Tuesday, 18 December 2012

Gaining And Sharing The Kingdom

Although Harald Hardrada ends the first volume of Poul Anderson's The Last Viking Trilogy as a king of Norway, he has to share the kingdom with his kinsman, Magnus, so the scene is set for continued political conflict in Volume Two.

He has gained this partial kingship by deserting an ally and:

"...Harald steered for the nearest hamlet, cut down the folk on the beaches who tried to stop him, and plundered and burned." (The Golden Horn, New York, 1980, p. 261)

One of his men protests, " 'This is no way to fight...against women and harmless farmers.' " (p. 263)

- but Harald says that it is necessary. He refuses to farm as his father did. The father was right and Harald is wrong. But, in this series, Anderson is writing realistic historical fiction. Harald is not Conan, the wholly admirable hero of a heroic fantasy.

Addendum, 18/12/12: The blurb on my copies of The Last Viking misdescribes Harald as "...the real-life CONAN..."!

2 comments:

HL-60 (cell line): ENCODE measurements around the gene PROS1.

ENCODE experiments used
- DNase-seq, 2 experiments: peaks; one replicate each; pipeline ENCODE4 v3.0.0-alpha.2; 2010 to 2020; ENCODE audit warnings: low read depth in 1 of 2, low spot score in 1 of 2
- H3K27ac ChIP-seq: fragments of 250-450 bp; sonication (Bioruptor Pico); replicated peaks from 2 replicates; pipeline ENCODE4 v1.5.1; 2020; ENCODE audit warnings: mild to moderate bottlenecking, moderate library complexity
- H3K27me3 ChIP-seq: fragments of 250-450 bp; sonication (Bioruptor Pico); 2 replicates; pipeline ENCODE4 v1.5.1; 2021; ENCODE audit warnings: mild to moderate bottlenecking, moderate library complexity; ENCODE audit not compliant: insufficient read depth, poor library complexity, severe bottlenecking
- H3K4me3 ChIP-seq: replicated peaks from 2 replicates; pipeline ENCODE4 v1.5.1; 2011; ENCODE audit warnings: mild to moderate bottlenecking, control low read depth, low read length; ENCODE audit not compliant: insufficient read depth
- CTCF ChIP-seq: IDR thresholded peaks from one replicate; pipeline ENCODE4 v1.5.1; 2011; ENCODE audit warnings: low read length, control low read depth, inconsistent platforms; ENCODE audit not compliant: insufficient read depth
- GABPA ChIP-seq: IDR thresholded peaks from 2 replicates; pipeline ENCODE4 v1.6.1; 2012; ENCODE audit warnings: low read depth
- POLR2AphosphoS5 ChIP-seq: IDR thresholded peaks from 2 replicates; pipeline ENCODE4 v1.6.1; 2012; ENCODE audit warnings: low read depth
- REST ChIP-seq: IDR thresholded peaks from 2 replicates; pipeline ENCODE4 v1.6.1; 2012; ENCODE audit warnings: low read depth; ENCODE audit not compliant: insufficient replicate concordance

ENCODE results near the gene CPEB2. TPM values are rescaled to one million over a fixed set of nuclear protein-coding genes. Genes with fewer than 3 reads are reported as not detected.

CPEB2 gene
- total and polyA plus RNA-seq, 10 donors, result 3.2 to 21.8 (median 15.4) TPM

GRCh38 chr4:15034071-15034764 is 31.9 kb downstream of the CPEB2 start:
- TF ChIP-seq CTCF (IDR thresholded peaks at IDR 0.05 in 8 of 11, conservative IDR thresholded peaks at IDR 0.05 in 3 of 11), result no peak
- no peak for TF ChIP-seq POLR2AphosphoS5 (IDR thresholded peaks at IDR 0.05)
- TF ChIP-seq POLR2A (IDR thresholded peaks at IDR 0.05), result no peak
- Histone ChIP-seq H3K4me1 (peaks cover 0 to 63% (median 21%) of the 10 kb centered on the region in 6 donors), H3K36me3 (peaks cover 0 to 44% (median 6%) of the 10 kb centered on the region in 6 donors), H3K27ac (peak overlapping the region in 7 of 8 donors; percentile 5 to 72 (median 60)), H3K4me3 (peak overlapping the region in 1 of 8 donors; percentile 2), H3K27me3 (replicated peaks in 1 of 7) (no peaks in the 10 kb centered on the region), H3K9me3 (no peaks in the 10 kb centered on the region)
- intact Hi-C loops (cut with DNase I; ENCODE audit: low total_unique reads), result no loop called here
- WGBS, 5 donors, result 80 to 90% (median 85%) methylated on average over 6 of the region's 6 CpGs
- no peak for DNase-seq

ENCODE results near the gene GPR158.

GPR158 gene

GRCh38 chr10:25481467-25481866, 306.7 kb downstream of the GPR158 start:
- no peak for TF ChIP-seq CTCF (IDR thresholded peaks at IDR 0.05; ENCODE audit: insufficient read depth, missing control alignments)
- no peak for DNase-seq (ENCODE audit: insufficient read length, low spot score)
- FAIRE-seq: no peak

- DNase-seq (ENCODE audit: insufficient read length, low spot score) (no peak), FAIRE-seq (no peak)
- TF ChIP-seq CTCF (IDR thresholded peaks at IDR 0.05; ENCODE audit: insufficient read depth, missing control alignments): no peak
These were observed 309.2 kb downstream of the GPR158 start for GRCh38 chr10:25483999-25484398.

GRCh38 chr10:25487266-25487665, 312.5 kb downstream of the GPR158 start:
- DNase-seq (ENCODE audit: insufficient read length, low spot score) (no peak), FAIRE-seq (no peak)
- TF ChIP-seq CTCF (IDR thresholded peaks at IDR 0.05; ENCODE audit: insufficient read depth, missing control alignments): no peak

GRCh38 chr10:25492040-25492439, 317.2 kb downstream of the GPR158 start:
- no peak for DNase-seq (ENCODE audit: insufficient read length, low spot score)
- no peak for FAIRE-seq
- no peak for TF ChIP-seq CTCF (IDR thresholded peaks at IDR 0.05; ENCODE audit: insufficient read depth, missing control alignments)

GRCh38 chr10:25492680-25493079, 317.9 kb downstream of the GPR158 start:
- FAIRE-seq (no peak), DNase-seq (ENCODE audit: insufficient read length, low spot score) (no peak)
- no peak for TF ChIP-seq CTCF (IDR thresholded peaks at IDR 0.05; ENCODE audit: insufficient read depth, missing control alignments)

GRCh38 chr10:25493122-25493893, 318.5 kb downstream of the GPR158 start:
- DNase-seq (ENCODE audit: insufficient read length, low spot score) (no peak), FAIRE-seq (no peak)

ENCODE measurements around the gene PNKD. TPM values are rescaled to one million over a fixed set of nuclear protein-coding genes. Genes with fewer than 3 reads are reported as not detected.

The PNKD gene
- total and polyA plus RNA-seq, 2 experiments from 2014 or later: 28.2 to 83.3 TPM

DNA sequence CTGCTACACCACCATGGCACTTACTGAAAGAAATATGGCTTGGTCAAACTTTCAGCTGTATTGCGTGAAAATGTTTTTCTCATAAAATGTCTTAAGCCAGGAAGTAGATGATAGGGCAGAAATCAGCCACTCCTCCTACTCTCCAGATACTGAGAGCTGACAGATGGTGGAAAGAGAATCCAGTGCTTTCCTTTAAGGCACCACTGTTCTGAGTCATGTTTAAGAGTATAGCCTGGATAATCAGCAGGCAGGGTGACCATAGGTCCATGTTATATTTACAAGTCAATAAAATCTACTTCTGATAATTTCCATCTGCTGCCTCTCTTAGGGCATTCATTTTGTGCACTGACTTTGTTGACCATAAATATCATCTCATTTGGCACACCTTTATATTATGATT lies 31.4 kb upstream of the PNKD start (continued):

1. Hi, Paul!

    As you said, Harald III of Norway was not like Conan. Or even like Manuel Argos, who did hard things, not because he loved them, but because it was necessary if order was to be restored in the chaos following the collapse of the Polesotechnic League and the Solar Commonwealth.

    Sean

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  2. The blurb on my volumes of THE LAST VIKING calls Harald "the real-life CONAN"! Whereas the trilogy should really be advertised by saying, effectively, "Look how diverse Anderson is. Now read something completely different from CONAN!"

    I might make this point in an Addendum to the post.

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